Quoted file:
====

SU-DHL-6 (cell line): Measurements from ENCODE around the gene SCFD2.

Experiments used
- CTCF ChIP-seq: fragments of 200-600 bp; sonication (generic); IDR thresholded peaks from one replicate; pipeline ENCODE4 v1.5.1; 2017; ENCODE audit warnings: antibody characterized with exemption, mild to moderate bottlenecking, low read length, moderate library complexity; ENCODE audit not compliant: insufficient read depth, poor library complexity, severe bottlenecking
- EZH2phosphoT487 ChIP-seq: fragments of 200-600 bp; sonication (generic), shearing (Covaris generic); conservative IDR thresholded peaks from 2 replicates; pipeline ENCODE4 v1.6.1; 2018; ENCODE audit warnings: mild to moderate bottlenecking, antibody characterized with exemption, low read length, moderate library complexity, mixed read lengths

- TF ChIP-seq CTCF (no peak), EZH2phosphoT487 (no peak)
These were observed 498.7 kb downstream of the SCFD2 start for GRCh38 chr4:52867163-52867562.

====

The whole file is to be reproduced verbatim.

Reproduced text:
SU-DHL-6 (cell line): Measurements from ENCODE around the gene SCFD2.

Experiments used
- CTCF ChIP-seq: fragments of 200-600 bp; sonication (generic); IDR thresholded peaks from one replicate; pipeline ENCODE4 v1.5.1; 2017; ENCODE audit warnings: antibody characterized with exemption, mild to moderate bottlenecking, low read length, moderate library complexity; ENCODE audit not compliant: insufficient read depth, poor library complexity, severe bottlenecking
- EZH2phosphoT487 ChIP-seq: fragments of 200-600 bp; sonication (generic), shearing (Covaris generic); conservative IDR thresholded peaks from 2 replicates; pipeline ENCODE4 v1.6.1; 2018; ENCODE audit warnings: mild to moderate bottlenecking, antibody characterized with exemption, low read length, moderate library complexity, mixed read lengths

- TF ChIP-seq CTCF (no peak), EZH2phosphoT487 (no peak)
These were observed 498.7 kb downstream of the SCFD2 start for GRCh38 chr4:52867163-52867562.